Before you decided to click on the link that brought you here, was anything else vying for your attention? A shocking tale of celebrity indulgence? An amusing picture of a cat? Are you listening to music right now, or keeping a casual eye on email or Twitter updates?
Of course, BBC Future readers may not be sucked in so easily. But this kind of competition for attention has long been a staple of the “dumbing down” school of digital thought, which sees a surfeit of choices flattening culture into something close to its lowest common denominator.
The argument is a familiar one, and goes something like this: easy, inane and scandalous things tend to win the battle for our immediate attention. Thus, in the crowded and unfettered digital realm, difficult and excellent ideas are driven into retreat. And among these difficult, excellent things, “good” books come close to the top of most lists.
There is certainly something brutally Darwinian about the modern digital marketplace. Yet I wonder, especially when it comes to serious writing, whether this competition also brings something less dispiriting into play: a direct obligation towards your audience that was too often lacking in pre-digital times.
Take the process of publishing a traditional book of non-fiction: 250 pages of well-edited prose between hard covers, priced at between ten and twenty pounds, hoping for healthy sales off the back of wide reviews.
Making sure the book has an engaging central idea is crucial, both for attracting debate and readers. Often, this means basing the book on an article or “big idea” that has already found a large audience or felt particular timely. This in turn often leads to a book containing 50 pages of interesting prose, padded out with 200 further pages of less-than-thrilling examples, anecdotes and amplifications.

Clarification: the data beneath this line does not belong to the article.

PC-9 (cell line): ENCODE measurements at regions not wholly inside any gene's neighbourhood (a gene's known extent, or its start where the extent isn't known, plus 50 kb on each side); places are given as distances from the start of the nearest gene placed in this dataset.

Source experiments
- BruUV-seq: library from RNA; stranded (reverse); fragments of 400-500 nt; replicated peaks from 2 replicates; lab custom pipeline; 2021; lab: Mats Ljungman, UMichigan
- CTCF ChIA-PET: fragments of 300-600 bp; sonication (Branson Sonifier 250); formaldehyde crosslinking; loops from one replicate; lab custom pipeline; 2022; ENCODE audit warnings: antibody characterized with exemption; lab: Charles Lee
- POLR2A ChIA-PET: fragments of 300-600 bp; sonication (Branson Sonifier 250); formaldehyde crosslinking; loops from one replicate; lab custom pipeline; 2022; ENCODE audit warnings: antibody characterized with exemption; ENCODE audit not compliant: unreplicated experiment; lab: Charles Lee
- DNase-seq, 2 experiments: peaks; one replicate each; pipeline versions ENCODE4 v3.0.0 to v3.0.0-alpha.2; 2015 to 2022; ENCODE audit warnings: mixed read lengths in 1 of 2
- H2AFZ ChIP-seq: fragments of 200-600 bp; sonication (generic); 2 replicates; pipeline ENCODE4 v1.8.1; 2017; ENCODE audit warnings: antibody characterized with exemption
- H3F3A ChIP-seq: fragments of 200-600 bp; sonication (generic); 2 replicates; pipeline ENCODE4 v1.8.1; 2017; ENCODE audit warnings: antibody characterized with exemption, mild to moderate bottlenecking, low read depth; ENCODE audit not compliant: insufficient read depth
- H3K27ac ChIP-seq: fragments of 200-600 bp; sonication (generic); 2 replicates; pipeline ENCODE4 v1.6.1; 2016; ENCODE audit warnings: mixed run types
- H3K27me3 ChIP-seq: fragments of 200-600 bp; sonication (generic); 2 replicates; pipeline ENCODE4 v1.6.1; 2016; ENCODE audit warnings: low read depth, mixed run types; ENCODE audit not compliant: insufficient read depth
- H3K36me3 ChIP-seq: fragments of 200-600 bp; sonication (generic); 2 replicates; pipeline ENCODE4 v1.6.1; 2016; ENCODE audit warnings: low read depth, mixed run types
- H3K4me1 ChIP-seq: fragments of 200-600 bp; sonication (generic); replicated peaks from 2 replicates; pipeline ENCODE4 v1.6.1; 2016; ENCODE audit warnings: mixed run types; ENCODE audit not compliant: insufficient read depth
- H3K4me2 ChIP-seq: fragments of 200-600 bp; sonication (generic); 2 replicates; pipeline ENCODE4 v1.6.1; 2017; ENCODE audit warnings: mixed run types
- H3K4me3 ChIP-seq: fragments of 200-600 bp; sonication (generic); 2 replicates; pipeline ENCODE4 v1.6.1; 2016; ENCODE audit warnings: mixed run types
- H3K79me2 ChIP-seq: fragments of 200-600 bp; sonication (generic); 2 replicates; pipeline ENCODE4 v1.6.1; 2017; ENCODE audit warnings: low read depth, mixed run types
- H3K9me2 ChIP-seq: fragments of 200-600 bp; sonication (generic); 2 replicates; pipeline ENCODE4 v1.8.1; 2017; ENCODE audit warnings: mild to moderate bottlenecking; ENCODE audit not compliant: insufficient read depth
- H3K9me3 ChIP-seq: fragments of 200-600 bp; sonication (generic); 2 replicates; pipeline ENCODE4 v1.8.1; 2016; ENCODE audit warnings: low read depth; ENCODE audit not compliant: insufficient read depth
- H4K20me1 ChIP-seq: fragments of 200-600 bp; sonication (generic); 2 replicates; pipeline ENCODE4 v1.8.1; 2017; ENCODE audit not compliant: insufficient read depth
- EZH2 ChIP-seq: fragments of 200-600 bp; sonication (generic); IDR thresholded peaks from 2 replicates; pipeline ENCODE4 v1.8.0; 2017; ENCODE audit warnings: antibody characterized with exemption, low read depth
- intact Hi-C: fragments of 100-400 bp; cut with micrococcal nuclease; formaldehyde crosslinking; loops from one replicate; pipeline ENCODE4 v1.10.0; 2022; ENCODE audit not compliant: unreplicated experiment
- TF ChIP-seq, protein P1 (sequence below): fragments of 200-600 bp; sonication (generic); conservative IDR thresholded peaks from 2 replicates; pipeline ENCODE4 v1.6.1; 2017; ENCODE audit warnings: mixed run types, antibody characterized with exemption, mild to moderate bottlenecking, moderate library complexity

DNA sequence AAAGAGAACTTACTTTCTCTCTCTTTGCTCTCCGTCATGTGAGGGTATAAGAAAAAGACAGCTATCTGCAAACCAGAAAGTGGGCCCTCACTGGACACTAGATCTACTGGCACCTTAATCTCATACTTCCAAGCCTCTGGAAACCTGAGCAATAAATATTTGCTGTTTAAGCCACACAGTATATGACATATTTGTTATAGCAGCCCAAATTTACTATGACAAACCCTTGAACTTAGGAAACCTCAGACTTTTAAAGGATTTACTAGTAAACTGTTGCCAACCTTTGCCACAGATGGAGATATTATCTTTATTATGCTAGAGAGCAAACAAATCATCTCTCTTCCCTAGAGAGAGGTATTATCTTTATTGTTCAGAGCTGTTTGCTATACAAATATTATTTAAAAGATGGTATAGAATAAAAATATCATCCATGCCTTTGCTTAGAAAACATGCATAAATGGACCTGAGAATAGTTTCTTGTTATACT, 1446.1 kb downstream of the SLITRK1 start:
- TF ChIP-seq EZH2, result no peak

Buy an e-book through, say, a Kindle, and one of the first things you will notice is that the length of the text itself is nowhere to be seen. Unlike a hardback, an e-book doesn’t have to have 250 pages any more than it has to cost a set amount, or sit handsomely on your shelf. There are some great losses wrapped up in these facts. As far as actually writing a book goes, though, the digital format has one significant advantage over the physical: it is much harder to get away with producing boring waffle.
Take the purchasing procedure for most e-books. Unless an author is unimpeachably famous, or you are buying a sequel, the motto of most digital consumers is “try before you buy”. Free samples are becoming as standard a part of all electronic booksellers’ operations as readers’ reviews and ratings. Gone is the marvellous serendipity of browsing the shelves of a bookshop. But going, too, is the likelihood of being seduced by a book’s cover, elegance of production, and titillating blurb.
In this sense, the digital playing field is far more level than the world of print. It asks us to judge an author by the words they write (or choose not to write); and by what other readers, rather than paid publicists, have said about them. There are even community e-book review sites popping up to alert about and discuss new releases – such as “Download the Universe”, a site recently launched by a group of A-list science writers.
When it comes to prose itself, this levelling is a paradoxically conservative pressure. For, while the realm of apps is steadily increasing everyone’s expectations of interactive media, it’s the most old-fashioned virtues that tend to bring the greatest rewards with words: force and clarity of style; hard-hitting themes; engaging plots and characters.